News: Environment Institute

How do we detect the impact of rising sea levels?

Soil sulfur isotopes Emily Leyden

Scientists have come up with a simple new test to analyse sulfur isotopes which can be used to help investigate chemical changes in water.

[Read more about How do we detect the impact of rising sea levels?]

Experts refute River Murray estuary claims

River Murray, Waikerie, South Australia by John Morton (CC by 2.0)

Scientists confirm that the lower River Murray was not an estuary more than 7,000 years ago – reinforcing scientific evidence likely to influence important river management policy decisions.

[Read more about Experts refute River Murray estuary claims]

Time to wake up to the illegal trade of sleepy lizards

Smugglers attempt to disguise shingleback lizards as other freight to the detriment of the animals health and wellbeing.

Australian reptiles face serious conservation threats from illegal poaching fuelled by international demand and the exotic pet trade.

[Read more about Time to wake up to the illegal trade of sleepy lizards]

Scientists unearth secrets about the evolution of soil-burrowing cockroaches

A giant burrowing cockroach (Macropanesthia rhinoceros), a species commonly bought as a pet that can reach up to eight centimetres long and weigh 30 grams. Image by Yi-Kai Tea

Evolutionary biologists have assessed the phenomenon of parallelism in soil-burrowing cockroaches for the first time.

[Read more about Scientists unearth secrets about the evolution of soil-burrowing cockroaches ]

The Federated States of Degradia

Carbon Neutral, a Perth-based carbon offset provider, has planted 30 million native trees and shrubs since 2008. Their ambition is to plant a 200km highway of trees across Western Australia’s Wheatbelt, as shown in this image taken using a carbon neutral drone by photographer Russell Ord.

With almost a third of arable land classified as degraded, what can we do to reverse the rapid pace of degradation and can we do it in a way that benefits us?

[Read more about The Federated States of Degradia]

New genetic biocontrol research to help prevent mice plagues

Paul Thomas microscope

Scientists are partnering with the CSIRO and the Centre for Invasive Species Solutions to fine new solutions to control mice populations.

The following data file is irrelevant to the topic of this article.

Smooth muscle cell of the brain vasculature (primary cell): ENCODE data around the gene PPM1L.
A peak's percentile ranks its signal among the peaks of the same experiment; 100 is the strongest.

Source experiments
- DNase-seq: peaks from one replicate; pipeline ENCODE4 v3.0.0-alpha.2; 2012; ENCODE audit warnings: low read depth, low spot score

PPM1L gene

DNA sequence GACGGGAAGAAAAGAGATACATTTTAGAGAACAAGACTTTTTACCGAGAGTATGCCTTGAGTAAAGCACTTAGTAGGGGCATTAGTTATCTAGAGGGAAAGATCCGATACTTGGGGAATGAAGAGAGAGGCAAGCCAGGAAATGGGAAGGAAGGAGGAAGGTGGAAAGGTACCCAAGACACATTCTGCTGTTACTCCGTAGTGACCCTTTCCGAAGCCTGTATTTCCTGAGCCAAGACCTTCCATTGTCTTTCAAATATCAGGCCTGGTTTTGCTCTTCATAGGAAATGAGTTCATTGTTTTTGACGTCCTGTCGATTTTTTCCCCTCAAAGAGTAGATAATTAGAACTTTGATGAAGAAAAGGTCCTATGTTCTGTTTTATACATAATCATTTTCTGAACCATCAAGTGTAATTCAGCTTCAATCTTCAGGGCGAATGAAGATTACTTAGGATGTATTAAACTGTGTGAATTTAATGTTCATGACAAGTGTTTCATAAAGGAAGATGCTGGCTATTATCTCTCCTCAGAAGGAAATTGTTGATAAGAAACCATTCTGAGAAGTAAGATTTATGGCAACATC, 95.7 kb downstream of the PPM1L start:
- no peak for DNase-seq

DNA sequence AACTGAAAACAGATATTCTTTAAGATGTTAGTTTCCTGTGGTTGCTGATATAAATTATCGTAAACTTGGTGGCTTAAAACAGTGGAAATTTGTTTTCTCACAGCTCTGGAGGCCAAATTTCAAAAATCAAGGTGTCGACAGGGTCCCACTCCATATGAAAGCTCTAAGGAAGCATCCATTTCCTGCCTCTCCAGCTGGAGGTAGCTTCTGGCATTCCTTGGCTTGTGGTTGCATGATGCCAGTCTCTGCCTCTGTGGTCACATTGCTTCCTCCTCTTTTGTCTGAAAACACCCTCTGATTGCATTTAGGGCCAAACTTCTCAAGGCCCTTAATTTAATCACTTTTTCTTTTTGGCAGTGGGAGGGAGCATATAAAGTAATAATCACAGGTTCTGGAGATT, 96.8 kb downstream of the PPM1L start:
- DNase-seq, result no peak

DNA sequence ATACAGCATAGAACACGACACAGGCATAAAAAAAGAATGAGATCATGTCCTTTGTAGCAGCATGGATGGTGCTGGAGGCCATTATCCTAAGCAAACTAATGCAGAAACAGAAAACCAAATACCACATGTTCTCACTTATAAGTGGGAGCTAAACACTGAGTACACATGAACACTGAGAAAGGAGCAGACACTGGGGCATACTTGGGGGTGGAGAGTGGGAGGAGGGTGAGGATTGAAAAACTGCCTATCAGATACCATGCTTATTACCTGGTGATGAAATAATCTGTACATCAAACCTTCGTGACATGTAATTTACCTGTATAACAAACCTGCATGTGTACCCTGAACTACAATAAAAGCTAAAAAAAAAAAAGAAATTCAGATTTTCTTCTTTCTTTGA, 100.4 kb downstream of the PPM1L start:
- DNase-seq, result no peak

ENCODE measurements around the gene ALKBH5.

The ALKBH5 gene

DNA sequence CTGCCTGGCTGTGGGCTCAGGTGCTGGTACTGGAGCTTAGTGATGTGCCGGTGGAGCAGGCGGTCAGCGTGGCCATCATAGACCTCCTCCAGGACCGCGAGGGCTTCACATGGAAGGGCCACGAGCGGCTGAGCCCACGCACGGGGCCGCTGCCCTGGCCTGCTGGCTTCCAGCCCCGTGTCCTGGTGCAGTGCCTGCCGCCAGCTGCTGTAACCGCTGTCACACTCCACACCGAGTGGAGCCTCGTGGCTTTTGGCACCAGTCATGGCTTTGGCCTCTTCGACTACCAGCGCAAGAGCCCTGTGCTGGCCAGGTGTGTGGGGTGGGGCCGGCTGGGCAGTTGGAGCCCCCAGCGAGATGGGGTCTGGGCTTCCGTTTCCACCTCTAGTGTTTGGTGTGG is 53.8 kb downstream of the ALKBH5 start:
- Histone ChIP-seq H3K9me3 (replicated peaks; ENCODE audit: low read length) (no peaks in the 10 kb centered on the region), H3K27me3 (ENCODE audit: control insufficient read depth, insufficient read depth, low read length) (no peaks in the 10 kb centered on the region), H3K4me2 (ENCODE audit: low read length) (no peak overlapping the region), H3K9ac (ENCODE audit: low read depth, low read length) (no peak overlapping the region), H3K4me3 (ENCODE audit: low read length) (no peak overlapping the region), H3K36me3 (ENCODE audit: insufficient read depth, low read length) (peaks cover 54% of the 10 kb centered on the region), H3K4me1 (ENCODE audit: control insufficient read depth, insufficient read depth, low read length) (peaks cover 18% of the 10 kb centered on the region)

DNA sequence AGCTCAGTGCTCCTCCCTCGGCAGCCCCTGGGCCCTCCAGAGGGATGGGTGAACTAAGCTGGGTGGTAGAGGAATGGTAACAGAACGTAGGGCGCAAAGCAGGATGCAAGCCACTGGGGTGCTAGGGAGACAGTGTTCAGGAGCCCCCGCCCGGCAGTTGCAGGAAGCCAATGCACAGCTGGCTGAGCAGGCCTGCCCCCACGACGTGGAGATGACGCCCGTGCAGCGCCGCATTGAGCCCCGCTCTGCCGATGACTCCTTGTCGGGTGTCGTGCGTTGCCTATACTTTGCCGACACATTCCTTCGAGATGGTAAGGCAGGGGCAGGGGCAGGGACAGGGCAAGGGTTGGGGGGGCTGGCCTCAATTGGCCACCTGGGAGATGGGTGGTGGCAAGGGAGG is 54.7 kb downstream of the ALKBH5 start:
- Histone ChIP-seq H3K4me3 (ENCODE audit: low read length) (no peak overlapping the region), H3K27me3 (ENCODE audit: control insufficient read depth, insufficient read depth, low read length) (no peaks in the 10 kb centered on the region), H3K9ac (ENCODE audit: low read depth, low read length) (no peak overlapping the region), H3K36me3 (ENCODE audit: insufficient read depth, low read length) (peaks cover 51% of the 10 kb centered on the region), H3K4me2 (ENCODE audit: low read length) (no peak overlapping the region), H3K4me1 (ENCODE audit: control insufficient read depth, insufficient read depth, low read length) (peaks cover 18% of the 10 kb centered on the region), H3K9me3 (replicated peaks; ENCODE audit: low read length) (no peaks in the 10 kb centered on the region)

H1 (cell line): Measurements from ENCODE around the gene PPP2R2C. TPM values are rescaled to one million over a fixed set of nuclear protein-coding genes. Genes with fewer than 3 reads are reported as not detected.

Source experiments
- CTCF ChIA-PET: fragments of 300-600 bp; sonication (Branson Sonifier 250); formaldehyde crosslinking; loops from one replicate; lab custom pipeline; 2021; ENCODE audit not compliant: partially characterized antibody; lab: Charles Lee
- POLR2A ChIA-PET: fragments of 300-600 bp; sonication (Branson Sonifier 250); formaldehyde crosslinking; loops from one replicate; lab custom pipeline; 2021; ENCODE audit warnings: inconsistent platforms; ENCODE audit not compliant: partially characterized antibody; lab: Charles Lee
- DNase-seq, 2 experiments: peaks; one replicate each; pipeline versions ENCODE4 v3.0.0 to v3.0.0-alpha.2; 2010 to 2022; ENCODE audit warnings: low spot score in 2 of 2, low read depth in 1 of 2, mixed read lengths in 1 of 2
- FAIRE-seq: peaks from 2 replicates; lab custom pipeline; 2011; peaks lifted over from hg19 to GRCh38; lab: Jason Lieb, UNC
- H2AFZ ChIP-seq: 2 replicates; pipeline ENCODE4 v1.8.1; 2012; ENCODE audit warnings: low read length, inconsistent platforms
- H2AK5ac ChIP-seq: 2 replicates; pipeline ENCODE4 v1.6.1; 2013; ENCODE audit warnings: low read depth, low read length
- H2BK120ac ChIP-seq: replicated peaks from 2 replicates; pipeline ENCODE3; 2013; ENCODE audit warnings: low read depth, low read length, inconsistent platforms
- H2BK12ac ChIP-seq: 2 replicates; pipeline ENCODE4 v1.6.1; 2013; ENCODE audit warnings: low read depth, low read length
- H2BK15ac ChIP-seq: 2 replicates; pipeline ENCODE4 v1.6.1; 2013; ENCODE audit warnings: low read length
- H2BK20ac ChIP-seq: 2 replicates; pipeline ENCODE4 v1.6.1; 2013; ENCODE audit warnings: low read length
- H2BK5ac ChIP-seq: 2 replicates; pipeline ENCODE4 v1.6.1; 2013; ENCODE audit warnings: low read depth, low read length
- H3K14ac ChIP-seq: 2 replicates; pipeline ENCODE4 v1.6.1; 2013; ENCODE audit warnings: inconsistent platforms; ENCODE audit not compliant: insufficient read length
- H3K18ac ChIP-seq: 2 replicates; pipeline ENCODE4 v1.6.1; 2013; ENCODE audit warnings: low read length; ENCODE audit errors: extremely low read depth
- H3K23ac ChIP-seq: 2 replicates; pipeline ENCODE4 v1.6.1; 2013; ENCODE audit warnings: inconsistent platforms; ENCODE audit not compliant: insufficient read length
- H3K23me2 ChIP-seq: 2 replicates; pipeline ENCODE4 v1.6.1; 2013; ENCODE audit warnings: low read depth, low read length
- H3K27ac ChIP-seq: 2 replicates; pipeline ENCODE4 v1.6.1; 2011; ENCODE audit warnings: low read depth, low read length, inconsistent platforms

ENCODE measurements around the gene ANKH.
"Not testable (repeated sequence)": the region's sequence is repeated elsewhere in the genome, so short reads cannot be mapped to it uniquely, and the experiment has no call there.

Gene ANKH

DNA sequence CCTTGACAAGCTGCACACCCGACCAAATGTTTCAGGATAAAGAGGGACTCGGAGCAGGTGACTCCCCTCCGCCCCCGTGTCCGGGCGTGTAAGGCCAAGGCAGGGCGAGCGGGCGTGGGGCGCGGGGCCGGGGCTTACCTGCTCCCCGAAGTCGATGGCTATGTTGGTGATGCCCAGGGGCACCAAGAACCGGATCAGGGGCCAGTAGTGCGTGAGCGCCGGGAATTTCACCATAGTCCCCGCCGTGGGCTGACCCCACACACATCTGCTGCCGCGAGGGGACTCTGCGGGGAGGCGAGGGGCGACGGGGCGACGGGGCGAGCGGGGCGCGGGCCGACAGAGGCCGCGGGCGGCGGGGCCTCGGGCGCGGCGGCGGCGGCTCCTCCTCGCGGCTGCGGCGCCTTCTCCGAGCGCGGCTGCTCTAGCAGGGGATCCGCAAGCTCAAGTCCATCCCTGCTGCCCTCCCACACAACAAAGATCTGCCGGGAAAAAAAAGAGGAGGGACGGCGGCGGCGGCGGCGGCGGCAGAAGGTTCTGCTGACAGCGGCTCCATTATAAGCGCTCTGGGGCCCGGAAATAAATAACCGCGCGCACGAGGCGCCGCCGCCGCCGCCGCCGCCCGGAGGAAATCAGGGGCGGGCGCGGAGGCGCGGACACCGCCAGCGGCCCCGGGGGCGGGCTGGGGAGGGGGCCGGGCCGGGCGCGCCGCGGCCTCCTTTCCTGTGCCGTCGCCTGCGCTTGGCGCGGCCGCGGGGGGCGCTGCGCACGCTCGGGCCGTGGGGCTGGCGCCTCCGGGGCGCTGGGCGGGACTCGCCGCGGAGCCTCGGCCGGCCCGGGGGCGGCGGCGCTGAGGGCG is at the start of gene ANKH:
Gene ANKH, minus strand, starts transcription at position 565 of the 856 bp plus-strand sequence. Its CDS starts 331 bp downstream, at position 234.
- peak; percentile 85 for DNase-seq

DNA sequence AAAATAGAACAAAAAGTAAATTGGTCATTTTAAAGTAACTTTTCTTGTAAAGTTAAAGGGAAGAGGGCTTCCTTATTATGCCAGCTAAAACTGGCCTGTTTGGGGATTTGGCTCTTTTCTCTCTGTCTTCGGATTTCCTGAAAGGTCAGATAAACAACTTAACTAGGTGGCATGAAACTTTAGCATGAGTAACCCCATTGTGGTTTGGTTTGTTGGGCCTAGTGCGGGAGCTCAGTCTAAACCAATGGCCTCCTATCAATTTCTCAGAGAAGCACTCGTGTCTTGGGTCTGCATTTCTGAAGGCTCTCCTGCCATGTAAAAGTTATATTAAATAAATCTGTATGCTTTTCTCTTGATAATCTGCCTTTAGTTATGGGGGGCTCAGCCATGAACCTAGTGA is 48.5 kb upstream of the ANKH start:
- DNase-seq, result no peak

[Read more about New genetic biocontrol research to help prevent mice plagues]

Blind dating: Scientists sense the sex life of sea snakes

Sea snake sex life

Meet the sensitive new age sea snakes that use touch receptors to help them locate and court females.

[Read more about Blind dating: Scientists sense the sex life of sea snakes]

Which environments did ancient Aboriginal peoples forage in Australia’s Western Desert?

Habitat suitability model. Excavated rockshelter sites with long archaeological sequences (lime green) include: (1) Karnatukul (Serpent’s Glen), (2) Bushturkey-3, (3) Kaalpi, (4) Puntuntjarpa, (5) Parnkupirti, (6) Puritjarra, (7) Glen Thirsty, (8) Tjungkupu, and (9) Kulpi Mara.

Scientists have used more than two decades of satellite-derived environmental data to suggest the possible foraging habitats of pre-contact Aboriginal peoples living in the Western Desert.

[Read more about Which environments did ancient Aboriginal peoples forage in Australia’s Western Desert?]

What is a 1 in 100 year weather event?

Flood photo by sandid, pixabay

People living on the east coast of Australia have been experiencing a rare meteorological event. Record-breaking rainfall in some regions, and very heavy and sustained rainfall in others, has led to significant flooding.

[Read more about What is a 1 in 100 year weather event?]

Primary school sting nets new wasp species

Ramco Primary School with their Malaise insect trap. Photo supplied by Ramco Primary.

Four primary schools in regional South Australia have discovered and named new species of wasps as part of a new citizen science project led by the University of Adelaide.

[Read more about Primary school sting nets new wasp species]

RSS News Feed